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From "witch hunt" to 2020 campaign slogan: Trump sees Mueller as boost for re-election

Trump reacts to summary of Mueller report

For the better part of his presidency and as recently as last week, Donald Trump denigrated Robert Mueller's investigation as a partisan "witch hunt," and he has at times said it was led by a "a prosecutor gone rogue" and a group of "angry" Democrats.

Now, after the probe found no evidence of collusion between the Trump campaign and Russian officials, the president's view has evolved -- he now sees the special counsel's conclusion as a boon to his re-election campaign.

While the entire report has yet to be released to Congress and the public, and even as Mueller did not make a determination of whether the president obstructed justice, Mr. Trump viewed Attorney General William Barr's outline of principal findings as a complete vindication. And his campaign sees a clear opportunity to not only disparage Democrats but to also convince wobbly Republicans not to cross the president.

The president described the investigation as an "illegal takedown," even as the special counsel was legally appointed by his own Justice Department. "We can never let this happen to another president again... Very few people I know could have handled it," Trump said at the White House on Monday.  

"Democrats took us on a frantic, chaotic, conspiracy-laden roller coaster for two years, alleging wrongdoing where there was none," said Trump campaign manager Brad Parscale. "Despite a roving Special Counsel and desperate Democrats trailing him every step of the way, President Trump has kept his focus where it belongs: achieving for the American people."

Additionally, Trump allies have used the conclusion to slam the media, a favorite foil of the president's.

"It gives us an opportunity to basically get people focused back on real issues and away from this phony investigation," says John McLaughlin, the president's 2016 campaign pollster. "The media bias is going to be a big factor in the election, more than I've ever seen before."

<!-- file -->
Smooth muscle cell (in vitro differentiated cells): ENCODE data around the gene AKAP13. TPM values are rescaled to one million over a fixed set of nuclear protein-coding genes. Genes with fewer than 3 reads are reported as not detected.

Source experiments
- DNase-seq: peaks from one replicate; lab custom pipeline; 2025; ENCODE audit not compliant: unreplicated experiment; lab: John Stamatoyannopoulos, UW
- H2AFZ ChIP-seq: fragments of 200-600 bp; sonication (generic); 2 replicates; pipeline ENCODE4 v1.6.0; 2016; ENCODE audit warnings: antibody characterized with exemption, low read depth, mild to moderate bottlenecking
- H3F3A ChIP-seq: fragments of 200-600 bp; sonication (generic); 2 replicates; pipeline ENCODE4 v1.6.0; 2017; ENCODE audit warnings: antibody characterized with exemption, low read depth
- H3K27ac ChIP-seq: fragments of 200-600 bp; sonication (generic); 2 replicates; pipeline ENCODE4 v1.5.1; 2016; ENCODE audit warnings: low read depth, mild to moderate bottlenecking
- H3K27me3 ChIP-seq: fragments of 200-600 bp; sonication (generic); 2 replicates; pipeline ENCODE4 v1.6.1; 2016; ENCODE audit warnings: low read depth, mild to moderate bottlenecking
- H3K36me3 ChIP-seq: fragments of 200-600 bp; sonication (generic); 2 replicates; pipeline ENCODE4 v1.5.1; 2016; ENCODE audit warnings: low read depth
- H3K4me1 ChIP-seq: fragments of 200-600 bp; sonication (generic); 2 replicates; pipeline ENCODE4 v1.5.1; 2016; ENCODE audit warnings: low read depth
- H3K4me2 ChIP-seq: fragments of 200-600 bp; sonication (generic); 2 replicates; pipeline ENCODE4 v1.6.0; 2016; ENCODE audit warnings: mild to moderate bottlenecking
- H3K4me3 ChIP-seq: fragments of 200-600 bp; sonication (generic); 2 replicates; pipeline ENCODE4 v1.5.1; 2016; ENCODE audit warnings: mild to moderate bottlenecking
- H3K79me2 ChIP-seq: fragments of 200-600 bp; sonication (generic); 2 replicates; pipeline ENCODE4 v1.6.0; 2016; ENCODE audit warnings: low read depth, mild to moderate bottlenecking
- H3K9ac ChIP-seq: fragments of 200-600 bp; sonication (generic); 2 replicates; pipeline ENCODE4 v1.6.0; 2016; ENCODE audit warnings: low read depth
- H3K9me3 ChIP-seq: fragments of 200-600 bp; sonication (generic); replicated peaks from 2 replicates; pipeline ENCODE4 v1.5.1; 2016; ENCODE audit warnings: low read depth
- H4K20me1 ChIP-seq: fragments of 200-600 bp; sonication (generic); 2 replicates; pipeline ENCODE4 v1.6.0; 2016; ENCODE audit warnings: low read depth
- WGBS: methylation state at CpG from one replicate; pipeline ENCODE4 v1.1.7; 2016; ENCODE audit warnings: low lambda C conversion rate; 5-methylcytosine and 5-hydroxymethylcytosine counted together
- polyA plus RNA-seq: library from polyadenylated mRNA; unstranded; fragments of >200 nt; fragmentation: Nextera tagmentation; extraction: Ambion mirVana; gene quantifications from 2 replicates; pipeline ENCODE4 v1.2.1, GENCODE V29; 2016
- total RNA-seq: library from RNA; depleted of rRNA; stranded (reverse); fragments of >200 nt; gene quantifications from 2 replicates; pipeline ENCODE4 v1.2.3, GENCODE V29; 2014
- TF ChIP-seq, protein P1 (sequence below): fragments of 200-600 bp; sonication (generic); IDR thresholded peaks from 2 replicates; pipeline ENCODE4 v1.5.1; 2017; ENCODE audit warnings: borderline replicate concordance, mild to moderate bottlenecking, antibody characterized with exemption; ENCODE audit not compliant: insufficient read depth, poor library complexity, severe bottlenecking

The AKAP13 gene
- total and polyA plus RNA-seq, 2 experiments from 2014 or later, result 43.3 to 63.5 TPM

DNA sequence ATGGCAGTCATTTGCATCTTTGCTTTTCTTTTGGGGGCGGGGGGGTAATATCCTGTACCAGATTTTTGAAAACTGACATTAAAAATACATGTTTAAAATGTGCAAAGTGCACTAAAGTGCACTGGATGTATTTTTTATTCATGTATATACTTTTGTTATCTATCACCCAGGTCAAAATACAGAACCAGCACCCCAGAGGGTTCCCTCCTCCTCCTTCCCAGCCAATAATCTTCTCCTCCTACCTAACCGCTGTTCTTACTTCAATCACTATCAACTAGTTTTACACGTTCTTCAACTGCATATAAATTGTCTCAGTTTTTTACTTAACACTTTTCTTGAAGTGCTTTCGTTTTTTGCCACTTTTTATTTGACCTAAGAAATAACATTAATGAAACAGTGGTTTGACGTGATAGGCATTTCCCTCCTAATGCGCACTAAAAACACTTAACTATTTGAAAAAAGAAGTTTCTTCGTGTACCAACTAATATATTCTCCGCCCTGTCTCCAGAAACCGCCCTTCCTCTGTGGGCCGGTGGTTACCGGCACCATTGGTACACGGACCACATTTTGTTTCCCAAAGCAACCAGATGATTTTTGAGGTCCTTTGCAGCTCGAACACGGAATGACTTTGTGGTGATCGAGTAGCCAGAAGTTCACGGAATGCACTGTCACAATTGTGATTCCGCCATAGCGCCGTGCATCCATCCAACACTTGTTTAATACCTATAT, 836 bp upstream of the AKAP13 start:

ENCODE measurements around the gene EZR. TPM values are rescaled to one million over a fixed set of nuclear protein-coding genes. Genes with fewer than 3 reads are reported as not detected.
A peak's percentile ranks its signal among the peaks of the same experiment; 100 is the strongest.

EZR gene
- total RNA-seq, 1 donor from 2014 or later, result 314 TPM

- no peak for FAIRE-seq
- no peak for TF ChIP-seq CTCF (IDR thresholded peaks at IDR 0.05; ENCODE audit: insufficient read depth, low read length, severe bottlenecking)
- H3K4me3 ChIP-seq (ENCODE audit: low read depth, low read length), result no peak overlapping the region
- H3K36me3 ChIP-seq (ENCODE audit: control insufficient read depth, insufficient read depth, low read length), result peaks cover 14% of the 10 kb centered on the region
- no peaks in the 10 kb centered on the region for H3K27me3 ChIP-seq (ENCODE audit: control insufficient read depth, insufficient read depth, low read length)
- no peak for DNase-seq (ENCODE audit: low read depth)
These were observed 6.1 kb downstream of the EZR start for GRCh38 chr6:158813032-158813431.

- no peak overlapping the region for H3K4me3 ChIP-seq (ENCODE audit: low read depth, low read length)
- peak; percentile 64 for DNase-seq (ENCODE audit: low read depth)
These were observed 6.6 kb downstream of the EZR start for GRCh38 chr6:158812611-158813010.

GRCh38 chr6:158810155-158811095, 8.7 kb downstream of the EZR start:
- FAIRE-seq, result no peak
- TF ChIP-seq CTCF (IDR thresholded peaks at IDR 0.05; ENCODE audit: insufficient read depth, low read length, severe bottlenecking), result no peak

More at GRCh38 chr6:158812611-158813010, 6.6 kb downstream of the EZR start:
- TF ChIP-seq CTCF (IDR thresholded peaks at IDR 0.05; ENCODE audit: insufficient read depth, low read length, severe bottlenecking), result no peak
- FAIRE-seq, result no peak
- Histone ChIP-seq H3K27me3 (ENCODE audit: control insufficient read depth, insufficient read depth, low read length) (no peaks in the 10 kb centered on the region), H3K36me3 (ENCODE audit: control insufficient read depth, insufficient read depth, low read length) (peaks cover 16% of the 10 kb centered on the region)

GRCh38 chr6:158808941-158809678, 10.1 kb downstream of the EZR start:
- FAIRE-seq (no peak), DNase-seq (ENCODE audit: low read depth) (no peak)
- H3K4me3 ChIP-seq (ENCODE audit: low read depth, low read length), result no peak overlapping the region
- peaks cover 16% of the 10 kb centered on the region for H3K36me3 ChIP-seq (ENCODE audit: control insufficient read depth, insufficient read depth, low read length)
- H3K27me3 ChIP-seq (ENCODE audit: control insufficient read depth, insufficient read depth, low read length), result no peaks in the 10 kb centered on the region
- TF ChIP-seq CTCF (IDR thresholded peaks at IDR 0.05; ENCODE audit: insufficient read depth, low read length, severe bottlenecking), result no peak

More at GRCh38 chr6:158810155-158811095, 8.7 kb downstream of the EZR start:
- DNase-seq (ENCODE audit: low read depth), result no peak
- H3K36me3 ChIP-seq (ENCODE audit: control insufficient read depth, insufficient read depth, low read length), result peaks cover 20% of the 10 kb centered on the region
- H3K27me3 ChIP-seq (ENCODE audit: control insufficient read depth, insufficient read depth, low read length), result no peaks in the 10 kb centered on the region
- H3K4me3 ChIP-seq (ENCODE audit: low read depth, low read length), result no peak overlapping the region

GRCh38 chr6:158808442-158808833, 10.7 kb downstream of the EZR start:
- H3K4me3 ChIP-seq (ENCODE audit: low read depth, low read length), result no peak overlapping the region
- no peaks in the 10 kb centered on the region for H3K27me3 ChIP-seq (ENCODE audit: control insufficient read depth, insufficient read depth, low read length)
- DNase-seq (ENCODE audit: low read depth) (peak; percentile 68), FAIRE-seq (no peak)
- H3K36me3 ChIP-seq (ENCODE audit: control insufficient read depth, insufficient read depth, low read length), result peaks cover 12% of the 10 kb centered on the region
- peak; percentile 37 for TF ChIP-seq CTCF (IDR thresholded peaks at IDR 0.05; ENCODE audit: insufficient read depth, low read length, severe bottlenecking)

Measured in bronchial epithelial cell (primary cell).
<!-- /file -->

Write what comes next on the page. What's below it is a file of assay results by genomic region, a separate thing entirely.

Already the president's allies have taken to social media and other outlets to celebrate the findings. The campaign released a web video montage of various prominent Democrats referencing evidence of collusion.

Democrats, including most 2020 candidates, have called for the entire report to be made public, and they say that Barr's letter was not sufficient. Others have raised questions about the attorney general's clearing the president of obstruction of justice, as the special counsel stated, according to Barr, that it "'does not conclude that the president committed a crime, it also does not exonerate him.'"

However, Democratic strategists have long argued that issues like health care and taxes are far more mobilizing for their base voters than the Mueller report had been. Health care was a centerpiece of the Democrats' 2018 campaign, which yielded 40 House seats, with the bulk of victories coming in suburban, Republican districts. While 2020 candidates have been calling for Mueller to finish his work unencumbered, few have made the probe a central issue on the campaign trail.

Some Trump allies see the conclusion of the investigation as a way to not only win over Republicans, but to also reach out to voters they lost in 2018.

"The average person, the kind of people we brought out in 2016, I think they are going to be fired up and they're going to see a president who actually brought results in their lives," says McLaughlin.  "If he gets back to that issue focus, his job approval will go up, while Democrats are going to have a free for all on the other side and chew each other up."

At the same time, however, Mr. Trump and Republicans have also hinted at additional investigations. "We've been through a period, we've had very bad things happen and those people are certainly to be looked at," the president said Monday. "I've been looking at for a long time and I'm saying, 'why haven't they been looked at?'"

During a press conference Monday, Senate Judiciary Chairman Lindsey Graham called again for a special counsel probe other 2016 campaign-related issues, including how the Foreign Intelligence Surveillance Act warrant was obtained and used to surveil Trump campaign adviser Carter Page. "We'll begin to unpack other side of story, he said.